So, there I was (no shit), sitting in the Beehive in Brixton with a pint of mild before me.  I planned, after quaffing, to pick up some items in the market then head home with my last station photo as I entered the Tube; but, when I checked email, Jackie had sent an urgent note that my surgery was being moved up to 1 pm and I needed to head back that way post-haste.  Bugger.  In my hurry, I almost forgot to take the shot and grabbed this one just as the doors were closing:



Quite a dent in central London remaining sections, today.  Here is the overlay that ‘greys out’ the System map with regards to the tasks still to do:



Substantial, but realisable.  Here it is combined with the System Map through this run:


Kensington Olympia to Elephant & Castle, Multiple Lines, TfL Run Project   3 comments


Windy and a bit cool Friday afternoon, I was racing against sunset and slalom-ing through inexplicable crowds of tourists on my way from the Shepherd’s Bush coach stop to Elephant & Castle.  I by-passed many an attractive pub on the journey, too, but probably saved myself £5.80 per pint on the way.  The start was chosen to pick up the last western segment of the District Line from Kensington Olympia (3rd time at this bleak station) to the always pretty (despite the crowds) Earl’s Court:



Kensington Olympia

Barons Court


At Earls Court, the Piccadilly Line merged as far as South Kensington (with the Circle Line joining at Gloucester Road):


Gloucester Road Station is actually 2 stations although the older part is now just some shops.

Gloucester Road

Gloucester Road, the old bits

The Circle Line stayed with the District Line until I veered south across the Thames at Westminster:



I had an otherwise funny conversation with Doug Stanhope in Tucson (during which he insisted on showing me a disturbing video of a Mexican prostitute on his phone) years before I knew he was a big deal.  Since then, a hasher I know there has made friends with him.  Not that Stanhope Gardens has fuck all to do with either of them, but discarded Christmas trees seems a likely metaphor if you are clutching at straws after this segue down Memory Lane:



South Ken Station also bears two facades but experience with it tells me that internally it has longer pedestrian tunnels than the distance to walk to any of the adjacent stations on District, Piccadilly, or Circle Lines.


South Kensington

South Ken, old bits

Bela Bartok stands watch outside:


On the way to Sloane Square, the outstanding Michelin House appeared before me.  Once the tyre manufacturer’s London HQ, it now acts as serviced office suites.  The window mosaic above the Michelin Man holding a cocktail glass of nuts and bolts says “Nunc Est Bibendum” or “Now Is The Time To Drink” (sound advice):



Sloane Square

I didn’t have a Sharpie with me (and the crowds were oppressive) but the correct graffito for this play is, “So was mine”:


Except for a surge of Chinese tourists, later, I mostly escaped the crowds after Victoria.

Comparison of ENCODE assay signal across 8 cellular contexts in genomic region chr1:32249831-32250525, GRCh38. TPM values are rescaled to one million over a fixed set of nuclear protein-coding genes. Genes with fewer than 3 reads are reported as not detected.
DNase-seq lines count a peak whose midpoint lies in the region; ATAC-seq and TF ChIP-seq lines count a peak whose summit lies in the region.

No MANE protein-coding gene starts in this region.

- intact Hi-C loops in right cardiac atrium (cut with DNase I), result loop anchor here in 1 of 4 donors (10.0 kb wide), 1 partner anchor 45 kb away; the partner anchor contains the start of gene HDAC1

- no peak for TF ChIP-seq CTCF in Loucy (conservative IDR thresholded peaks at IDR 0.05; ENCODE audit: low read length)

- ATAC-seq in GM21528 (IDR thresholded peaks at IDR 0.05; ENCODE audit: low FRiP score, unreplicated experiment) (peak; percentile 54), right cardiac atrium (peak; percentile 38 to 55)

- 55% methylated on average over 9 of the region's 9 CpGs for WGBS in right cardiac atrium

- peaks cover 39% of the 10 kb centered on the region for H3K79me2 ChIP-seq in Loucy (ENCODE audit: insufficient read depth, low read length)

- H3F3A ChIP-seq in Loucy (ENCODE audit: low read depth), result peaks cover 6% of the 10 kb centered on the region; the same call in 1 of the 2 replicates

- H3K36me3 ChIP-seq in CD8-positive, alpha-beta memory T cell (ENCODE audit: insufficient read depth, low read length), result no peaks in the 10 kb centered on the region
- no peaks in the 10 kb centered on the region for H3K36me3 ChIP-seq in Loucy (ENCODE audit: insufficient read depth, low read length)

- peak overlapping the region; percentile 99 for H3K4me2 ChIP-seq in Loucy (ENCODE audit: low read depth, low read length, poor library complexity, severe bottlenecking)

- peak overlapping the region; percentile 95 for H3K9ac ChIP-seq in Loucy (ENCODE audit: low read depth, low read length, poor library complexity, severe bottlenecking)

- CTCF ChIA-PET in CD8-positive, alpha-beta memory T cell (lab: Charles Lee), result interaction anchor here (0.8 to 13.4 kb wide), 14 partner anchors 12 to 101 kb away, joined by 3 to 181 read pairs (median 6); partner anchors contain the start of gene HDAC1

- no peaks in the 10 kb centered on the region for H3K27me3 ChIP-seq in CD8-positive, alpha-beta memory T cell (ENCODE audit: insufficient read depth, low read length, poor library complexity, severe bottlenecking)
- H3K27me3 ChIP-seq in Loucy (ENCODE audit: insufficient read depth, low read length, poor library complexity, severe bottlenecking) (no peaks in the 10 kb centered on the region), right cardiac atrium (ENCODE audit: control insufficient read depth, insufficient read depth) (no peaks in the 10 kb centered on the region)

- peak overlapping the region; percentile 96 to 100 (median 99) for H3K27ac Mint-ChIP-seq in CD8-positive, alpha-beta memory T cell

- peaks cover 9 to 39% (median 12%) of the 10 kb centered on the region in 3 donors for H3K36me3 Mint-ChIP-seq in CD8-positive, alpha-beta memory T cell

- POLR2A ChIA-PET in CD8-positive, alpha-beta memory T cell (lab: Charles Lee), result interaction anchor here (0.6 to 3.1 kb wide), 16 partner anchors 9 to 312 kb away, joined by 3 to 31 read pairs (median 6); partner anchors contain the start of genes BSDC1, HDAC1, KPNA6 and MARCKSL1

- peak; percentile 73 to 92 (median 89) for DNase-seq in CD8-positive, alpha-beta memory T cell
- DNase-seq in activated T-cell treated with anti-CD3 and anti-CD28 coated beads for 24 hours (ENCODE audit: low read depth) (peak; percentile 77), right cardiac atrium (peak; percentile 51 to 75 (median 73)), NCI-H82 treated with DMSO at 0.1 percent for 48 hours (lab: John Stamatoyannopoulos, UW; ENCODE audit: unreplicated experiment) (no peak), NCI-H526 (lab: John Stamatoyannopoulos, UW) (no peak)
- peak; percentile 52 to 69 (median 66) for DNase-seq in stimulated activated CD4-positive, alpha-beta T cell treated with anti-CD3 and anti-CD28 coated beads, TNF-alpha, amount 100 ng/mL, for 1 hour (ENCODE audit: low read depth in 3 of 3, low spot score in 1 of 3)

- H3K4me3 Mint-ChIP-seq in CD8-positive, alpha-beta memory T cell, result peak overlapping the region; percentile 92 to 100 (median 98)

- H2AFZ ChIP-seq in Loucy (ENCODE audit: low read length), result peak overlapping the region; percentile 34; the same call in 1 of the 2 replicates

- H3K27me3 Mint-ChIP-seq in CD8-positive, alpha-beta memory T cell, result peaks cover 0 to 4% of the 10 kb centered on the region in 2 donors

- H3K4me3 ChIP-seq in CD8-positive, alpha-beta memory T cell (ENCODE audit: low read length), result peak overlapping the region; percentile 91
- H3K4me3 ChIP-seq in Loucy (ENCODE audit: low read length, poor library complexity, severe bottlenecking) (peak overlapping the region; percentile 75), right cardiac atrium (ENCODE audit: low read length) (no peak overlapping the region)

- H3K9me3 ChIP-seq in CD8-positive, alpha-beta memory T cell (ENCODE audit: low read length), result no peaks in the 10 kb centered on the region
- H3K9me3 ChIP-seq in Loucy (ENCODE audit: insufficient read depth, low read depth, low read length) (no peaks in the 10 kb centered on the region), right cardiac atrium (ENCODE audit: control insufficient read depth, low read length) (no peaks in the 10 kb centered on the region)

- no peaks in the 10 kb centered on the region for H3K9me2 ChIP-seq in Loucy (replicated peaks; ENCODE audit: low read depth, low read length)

Happily, I crossed paths with this tribute to Henry Purcell on my way to St James’ Park Station:



Or, should that be “St James’s Park Station?”  That spurious/bonus S on your signage is grammatically incorrect, TfL.  Tsk.


St James Park


Ten minutes earlier and the shadow would’ve been at the base, making this a postcard shot:


the abbey


At Westminster Station, I faced a choice between continuing to Embankment or veering south now.  The first option would have been tidier but the crowds were so heavy on Westminster Bridge and along the river that I opted to follow one segment of the Jubilee Line just to get through them as soon as possible:




Waterloo Station is beautiful at the front.  From this side, not so much:




The final dash along the southernmost two segments of the Bakerloo Line ensued.



Lambeth North

Elephant and Castle

Now a little after 4 pm (Friday is always POET’S Day, but I’m also comp-timing the days I came in during the Xmas break), I headed to the 6 Yard Box which was still closed (despite posted opening time of 4 pm and someone milling about inside) even after I had a hoppy pint of Meantime Lager at Long Wave next door.

Here’s the obligatory system map update:


Ealing & Acton Loose Ends, Central & Piccadilly Lines, TfL Run Project   2 comments


We had enough wine for Christmas, but not enough GOOOOOOD wine so I combined the daily run with a stop at a branch of Majestic.  There’s one of these in Ruislip a few miles from the house but there were some loose ends of the Central and Piccadilly Lines to make up on the TfL Run Project down toward Ealing and I opted to do it there, instead.

Here’s my chosen exit from Hanger Lane Station:

Hanger Lane

The Ghost of Christmas Eve Eve Yet to Come brought me either to my grave or to Imperial College (or, they may be one and the same):



Still under repairs, North Acton Station has an unimpressive entrance:


North Acton

Yet more Christmas appeared: